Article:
The Life and Death of a Food Chicken

What does ‘eating well’ mean in the context of killing animals for food? What can a cultural approach can bring to animal welfare assessment? 

What did the project involve? 

This multidisciplinary research project followed two individual farm chickens through the final phase of their life, to slaughter and eventually to the plate. Both chickens were living on commercial farms, one on an organic farm and the other on an intensive broiler unit. The project was unique in documenting the experience of a human living with each chicken, and exploring people’s reaction to the end-of-life experience of farm animals through these individual birds.  

To eat well humans need their food to contain particular attributes. Beyond the basic nutritive and safety requirements each person has other values which bring them greater well-being, or can detract from their enjoyment of food. In this project the team explored what eating well means to people in the context of killing animals for food, and what a cultural approach can bring to the assessment of welfare of food animals. 

This project focused on two driving research questions:

1) What does ‘eating well’ mean in the context of killing animals for food?

‘Eating Well’ is as much a cultural as it is a physiological concept: it speaks in a general and vague sense to culturally defined norms of what is desirable and undesirable in food. Modern, western food cultures have developed highly polarised narratives around the consumption of animals. While the explicit decision not to eat meat often centres on the inevitably of animals’ death, the issue is invariably ignored or deliberately obscured. This project sought to examine how this question might be re-centred – in a non-partisan manner – in debates around food and eating.  

The team achieved this through:  

  1. A creative piece focused on the end-of-life experience of a food animal
  2. A workshop/exhibition/intervention that challenges participants to consider their responses to the piece, and to spark a conversation around the hidden reality of death within our food. 

2) What can a cultural approach can bring to animal welfare assessment? 

Animal welfare science has developed methods for assessing the welfare of both individuals and groups of animals. Many on-farm techniques are constrained by the time available for assessment and utilise short observations and/or management records. Alternatively, for research purposes, focal animals may be followed remotely through video observations. Here the project aimed to understand the value of embodying the life of a chicken to a degree never employed before for welfare assessment purposes. The researcher Siobhan Mullan lived with the chicken in its flock for its final 24hrs, was led by its motivations and evaluated its welfare.  The team also underwent a historical study, focused through Robert Skinner’s expertise, investigating the experience of a food chicken through the ages.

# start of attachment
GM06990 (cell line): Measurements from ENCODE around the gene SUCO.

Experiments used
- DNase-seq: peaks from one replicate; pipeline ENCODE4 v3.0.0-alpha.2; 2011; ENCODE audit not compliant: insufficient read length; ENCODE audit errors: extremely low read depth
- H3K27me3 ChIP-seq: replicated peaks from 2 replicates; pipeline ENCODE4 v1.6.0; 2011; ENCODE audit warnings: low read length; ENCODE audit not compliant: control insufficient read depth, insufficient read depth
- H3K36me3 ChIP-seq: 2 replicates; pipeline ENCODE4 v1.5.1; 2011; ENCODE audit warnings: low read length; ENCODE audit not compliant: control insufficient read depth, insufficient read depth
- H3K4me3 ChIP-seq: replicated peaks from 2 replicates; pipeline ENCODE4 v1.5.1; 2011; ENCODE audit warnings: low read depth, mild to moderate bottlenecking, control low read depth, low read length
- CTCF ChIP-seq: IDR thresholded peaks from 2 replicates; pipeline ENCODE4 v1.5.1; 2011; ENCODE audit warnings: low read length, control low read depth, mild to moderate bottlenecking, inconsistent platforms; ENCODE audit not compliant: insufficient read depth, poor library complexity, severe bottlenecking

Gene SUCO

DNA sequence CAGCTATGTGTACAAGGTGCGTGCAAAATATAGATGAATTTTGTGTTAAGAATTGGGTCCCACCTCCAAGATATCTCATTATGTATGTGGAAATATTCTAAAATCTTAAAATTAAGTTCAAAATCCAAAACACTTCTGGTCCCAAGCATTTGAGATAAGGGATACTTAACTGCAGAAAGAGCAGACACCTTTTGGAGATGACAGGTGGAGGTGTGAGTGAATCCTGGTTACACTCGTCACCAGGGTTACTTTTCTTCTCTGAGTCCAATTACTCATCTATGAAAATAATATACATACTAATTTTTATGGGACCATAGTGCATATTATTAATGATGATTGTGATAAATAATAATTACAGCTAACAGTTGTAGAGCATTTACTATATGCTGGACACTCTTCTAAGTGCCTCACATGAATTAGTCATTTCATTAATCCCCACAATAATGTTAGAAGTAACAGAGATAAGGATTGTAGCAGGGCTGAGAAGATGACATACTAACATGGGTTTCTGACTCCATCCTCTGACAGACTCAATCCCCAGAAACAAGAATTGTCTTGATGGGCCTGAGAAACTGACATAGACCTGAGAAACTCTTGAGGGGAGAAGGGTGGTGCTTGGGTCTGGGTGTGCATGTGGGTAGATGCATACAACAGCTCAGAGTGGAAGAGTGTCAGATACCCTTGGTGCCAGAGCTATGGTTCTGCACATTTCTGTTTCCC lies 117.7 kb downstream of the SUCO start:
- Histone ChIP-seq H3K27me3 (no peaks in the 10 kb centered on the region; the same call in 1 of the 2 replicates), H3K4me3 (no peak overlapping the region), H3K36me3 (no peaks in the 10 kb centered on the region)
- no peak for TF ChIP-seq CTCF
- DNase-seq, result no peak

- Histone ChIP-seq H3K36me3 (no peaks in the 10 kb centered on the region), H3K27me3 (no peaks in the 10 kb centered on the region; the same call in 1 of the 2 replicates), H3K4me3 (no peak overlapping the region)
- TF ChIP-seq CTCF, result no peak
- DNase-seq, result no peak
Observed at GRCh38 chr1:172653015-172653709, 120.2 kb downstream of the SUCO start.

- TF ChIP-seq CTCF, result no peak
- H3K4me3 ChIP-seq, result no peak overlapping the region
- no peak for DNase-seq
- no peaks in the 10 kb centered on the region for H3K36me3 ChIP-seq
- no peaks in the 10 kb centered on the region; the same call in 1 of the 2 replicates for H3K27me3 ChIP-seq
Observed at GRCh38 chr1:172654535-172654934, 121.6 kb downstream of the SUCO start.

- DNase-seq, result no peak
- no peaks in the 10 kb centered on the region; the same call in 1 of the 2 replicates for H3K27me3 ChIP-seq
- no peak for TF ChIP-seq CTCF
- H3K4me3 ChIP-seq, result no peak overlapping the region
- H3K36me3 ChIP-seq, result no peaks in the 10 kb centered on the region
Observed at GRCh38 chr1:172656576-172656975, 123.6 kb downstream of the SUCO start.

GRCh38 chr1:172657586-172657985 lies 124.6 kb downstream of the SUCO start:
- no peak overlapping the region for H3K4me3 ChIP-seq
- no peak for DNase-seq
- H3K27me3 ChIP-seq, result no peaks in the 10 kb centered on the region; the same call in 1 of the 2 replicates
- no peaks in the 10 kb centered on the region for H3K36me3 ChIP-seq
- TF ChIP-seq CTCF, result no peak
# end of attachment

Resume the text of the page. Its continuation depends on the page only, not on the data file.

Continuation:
Who are the team and what do they bring?

  • Siobhan Mullan (Bristol Vet School) is a veterinary/welfare scientist who has spent nearly two decades researching how best to assess the welfare of farm animals and the ethical issues around their use.
  • Robert Skinner (History, University of Bristol) is a historian with a range of experience in social and political activism. Their recent research interests have been focused on the politics of food consumption.
  • Andrew Flack (History, University of Bristol) is a historian with a vast array of research into human relationships with animals and their environments, particularly in the context of zoos.
  • Paul Hurley (BV Studios) is an artist who works in performance, participation and in collaboration with other artists and researchers. They have made a variety of performance work as, or in relation to, non-human animals, and they have worked as a researcher on a project studying men, meat and sustainable diets.

What were the results?

The team worked collaboratively to explore the performative aspects of interdisciplinary animal research – what does it mean to imagine the life of a chicken? How does that relate to lived experiences of food? Of living and dying? Through a series of experimental field trips, the team developed a toolkit for ‘becoming-chicken’ – how we might move, eat, sense like a chicken – as well as a playful frame through which to present it. It took the form of an interactive performance that took place at the Brigstow October Showcase.  While we might never know what it is to be a chicken, the researchers asked what can our attempts tell us about humans’ relation to food animals? 


The field trips were undertaken alongside food chickens – from domestic hens, to an organic farm and a commercial chicken farm – and documented using photography and video. Taking a practice-based research approach, the team produced written reflections and conversations to draw out key points, and translated them into an exhibition form. This included writing, photos, video and drawings, as well as artefacts and audio recordings, shared on a project blog.  One of the key productions was a historical film on chicken farming. This film explored the experience of a food chicken throughout the ages, and into a (hopeful) future. 

Siobhan Mullan and Paul Hurley developed this project further into a UKRI funded project for 3 years titled ‘Christian Ethics of Farmed Animal Welfare